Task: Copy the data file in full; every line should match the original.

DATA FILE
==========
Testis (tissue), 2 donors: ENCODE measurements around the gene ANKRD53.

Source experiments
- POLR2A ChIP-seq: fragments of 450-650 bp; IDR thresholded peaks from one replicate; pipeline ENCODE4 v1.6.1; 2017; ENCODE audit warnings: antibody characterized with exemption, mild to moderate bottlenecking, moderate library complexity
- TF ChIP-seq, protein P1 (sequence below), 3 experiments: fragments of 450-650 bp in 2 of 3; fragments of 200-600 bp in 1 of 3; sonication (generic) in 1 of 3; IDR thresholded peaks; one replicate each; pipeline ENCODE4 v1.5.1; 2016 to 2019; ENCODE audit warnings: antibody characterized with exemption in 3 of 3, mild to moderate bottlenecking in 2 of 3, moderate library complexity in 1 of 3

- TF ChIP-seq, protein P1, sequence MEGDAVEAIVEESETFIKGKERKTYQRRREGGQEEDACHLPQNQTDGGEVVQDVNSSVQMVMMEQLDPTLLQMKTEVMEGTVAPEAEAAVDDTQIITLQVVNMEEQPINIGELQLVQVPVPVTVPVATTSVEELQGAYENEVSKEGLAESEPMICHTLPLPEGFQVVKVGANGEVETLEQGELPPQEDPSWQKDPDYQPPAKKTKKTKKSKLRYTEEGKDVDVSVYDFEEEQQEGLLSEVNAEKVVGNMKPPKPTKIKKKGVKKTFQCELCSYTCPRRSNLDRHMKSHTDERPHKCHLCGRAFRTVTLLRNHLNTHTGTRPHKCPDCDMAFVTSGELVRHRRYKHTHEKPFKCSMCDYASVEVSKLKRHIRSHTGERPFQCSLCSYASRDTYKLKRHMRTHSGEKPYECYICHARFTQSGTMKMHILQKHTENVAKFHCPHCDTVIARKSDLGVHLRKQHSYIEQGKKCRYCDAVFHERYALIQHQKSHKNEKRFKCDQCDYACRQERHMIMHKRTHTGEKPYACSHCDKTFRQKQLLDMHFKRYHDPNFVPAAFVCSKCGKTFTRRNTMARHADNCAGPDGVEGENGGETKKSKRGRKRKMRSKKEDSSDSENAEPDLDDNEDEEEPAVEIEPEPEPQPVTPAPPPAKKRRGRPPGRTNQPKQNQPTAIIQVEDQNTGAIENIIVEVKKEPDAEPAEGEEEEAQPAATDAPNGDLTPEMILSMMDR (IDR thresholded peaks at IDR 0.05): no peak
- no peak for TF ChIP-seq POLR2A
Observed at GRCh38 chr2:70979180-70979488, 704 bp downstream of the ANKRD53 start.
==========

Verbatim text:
Testis (tissue), 2 donors: ENCODE measurements around the gene ANKRD53.

Source experiments
- POLR2A ChIP-seq: fragments of 450-650 bp; IDR thresholded peaks from one replicate; pipeline ENCODE4 v1.6.1; 2017; ENCODE audit warnings: antibody characterized with exemption, mild to moderate bottlenecking, moderate library complexity
- TF ChIP-seq, protein P1 (sequence below), 3 experiments: fragments of 450-650 bp in 2 of 3; fragments of 200-600 bp in 1 of 3; sonication (generic) in 1 of 3; IDR thresholded peaks; one replicate each; pipeline ENCODE4 v1.5.1; 2016 to 2019; ENCODE audit warnings: antibody characterized with exemption in 3 of 3, mild to moderate bottlenecking in 2 of 3, moderate library complexity in 1 of 3

- TF ChIP-seq, protein P1, sequence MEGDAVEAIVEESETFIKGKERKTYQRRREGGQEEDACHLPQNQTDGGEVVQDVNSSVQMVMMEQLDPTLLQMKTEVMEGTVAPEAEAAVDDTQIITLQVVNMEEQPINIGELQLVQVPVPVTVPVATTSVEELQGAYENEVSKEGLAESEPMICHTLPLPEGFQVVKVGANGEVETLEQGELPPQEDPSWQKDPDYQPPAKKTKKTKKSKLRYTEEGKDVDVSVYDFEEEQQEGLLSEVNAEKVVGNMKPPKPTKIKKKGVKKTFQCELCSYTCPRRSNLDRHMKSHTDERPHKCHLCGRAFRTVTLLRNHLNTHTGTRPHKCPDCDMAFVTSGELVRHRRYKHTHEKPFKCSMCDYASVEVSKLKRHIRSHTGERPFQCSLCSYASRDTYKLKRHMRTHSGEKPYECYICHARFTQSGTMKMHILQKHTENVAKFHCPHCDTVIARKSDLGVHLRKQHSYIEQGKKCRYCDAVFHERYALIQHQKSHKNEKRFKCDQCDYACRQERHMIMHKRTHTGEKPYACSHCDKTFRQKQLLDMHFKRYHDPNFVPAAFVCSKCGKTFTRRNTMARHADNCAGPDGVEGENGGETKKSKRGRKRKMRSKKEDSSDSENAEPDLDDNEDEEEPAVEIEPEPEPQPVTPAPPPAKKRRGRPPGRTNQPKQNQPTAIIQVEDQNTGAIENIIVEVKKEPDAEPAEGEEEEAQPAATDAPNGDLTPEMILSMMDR (IDR thresholded peaks at IDR 0.05): no peak
- no peak for TF ChIP-seq POLR2A
Observed at GRCh38 chr2:70979180-70979488, 704 bp downstream of the ANKRD53 start.